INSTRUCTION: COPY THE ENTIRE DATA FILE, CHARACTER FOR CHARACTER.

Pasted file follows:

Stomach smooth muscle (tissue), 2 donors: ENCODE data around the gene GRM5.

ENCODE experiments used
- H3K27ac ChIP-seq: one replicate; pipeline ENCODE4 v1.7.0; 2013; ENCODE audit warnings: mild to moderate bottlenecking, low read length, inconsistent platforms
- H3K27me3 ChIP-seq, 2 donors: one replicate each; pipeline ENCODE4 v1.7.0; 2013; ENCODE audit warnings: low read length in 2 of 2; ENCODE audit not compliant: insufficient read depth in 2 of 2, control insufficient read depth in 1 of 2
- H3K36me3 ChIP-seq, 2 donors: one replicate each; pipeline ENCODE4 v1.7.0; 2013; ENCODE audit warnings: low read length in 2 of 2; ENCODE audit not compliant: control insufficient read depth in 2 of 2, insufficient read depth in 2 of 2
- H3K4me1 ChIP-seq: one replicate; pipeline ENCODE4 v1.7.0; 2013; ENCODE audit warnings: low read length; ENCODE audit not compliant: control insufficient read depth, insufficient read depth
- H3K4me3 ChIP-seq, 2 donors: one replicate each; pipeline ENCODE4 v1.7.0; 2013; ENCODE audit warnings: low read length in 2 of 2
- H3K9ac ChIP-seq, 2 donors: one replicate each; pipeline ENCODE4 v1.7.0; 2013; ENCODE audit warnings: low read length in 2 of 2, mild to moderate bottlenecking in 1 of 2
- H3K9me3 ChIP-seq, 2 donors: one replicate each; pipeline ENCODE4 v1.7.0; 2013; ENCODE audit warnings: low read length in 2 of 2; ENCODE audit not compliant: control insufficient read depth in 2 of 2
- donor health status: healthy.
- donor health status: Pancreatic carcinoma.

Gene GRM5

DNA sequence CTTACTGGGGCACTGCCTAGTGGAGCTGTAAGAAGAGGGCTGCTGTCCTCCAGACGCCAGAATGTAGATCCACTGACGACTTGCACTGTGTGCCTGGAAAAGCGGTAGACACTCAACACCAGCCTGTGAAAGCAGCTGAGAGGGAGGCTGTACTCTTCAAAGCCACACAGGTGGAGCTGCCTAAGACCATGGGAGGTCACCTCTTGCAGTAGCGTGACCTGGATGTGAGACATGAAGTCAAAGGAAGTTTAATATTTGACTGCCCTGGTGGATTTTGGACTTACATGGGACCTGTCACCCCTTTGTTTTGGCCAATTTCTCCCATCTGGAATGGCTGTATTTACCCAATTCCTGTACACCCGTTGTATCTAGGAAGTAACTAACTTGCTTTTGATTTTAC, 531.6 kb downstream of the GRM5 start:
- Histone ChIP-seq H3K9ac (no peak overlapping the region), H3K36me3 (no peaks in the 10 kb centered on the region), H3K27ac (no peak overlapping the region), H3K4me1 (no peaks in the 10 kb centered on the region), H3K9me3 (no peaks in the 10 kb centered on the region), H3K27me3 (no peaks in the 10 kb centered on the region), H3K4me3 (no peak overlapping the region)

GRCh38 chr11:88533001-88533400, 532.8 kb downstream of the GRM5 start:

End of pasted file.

Stomach smooth muscle (tissue), 2 donors: ENCODE data around the gene GRM5.

ENCODE experiments used
- H3K27ac ChIP-seq: one replicate; pipeline ENCODE4 v1.7.0; 2013; ENCODE audit warnings: mild to moderate bottlenecking, low read length, inconsistent platforms
- H3K27me3 ChIP-seq, 2 donors: one replicate each; pipeline ENCODE4 v1.7.0; 2013; ENCODE audit warnings: low read length in 2 of 2; ENCODE audit not compliant: insufficient read depth in 2 of 2, control insufficient read depth in 1 of 2
- H3K36me3 ChIP-seq, 2 donors: one replicate each; pipeline ENCODE4 v1.7.0; 2013; ENCODE audit warnings: low read length in 2 of 2; ENCODE audit not compliant: control insufficient read depth in 2 of 2, insufficient read depth in 2 of 2
- H3K4me1 ChIP-seq: one replicate; pipeline ENCODE4 v1.7.0; 2013; ENCODE audit warnings: low read length; ENCODE audit not compliant: control insufficient read depth, insufficient read depth
- H3K4me3 ChIP-seq, 2 donors: one replicate each; pipeline ENCODE4 v1.7.0; 2013; ENCODE audit warnings: low read length in 2 of 2
- H3K9ac ChIP-seq, 2 donors: one replicate each; pipeline ENCODE4 v1.7.0; 2013; ENCODE audit warnings: low read length in 2 of 2, mild to moderate bottlenecking in 1 of 2
- H3K9me3 ChIP-seq, 2 donors: one replicate each; pipeline ENCODE4 v1.7.0; 2013; ENCODE audit warnings: low read length in 2 of 2; ENCODE audit not compliant: control insufficient read depth in 2 of 2
- donor health status: healthy.
- donor health status: Pancreatic carcinoma.

Gene GRM5

DNA sequence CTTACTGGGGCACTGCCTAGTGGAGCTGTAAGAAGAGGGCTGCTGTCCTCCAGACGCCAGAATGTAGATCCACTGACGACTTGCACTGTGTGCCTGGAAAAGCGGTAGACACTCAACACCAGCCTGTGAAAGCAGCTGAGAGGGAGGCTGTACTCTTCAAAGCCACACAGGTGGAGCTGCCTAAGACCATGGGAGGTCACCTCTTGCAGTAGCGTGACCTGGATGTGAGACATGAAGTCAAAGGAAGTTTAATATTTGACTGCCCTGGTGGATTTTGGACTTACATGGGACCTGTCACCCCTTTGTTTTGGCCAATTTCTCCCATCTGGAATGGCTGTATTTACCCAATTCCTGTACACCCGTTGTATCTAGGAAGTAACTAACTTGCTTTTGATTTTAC, 531.6 kb downstream of the GRM5 start:
- Histone ChIP-seq H3K9ac (no peak overlapping the region), H3K36me3 (no peaks in the 10 kb centered on the region), H3K27ac (no peak overlapping the region), H3K4me1 (no peaks in the 10 kb centered on the region), H3K9me3 (no peaks in the 10 kb centered on the region), H3K27me3 (no peaks in the 10 kb centered on the region), H3K4me3 (no peak overlapping the region)

GRCh38 chr11:88533001-88533400, 532.8 kb downstream of the GRM5 start: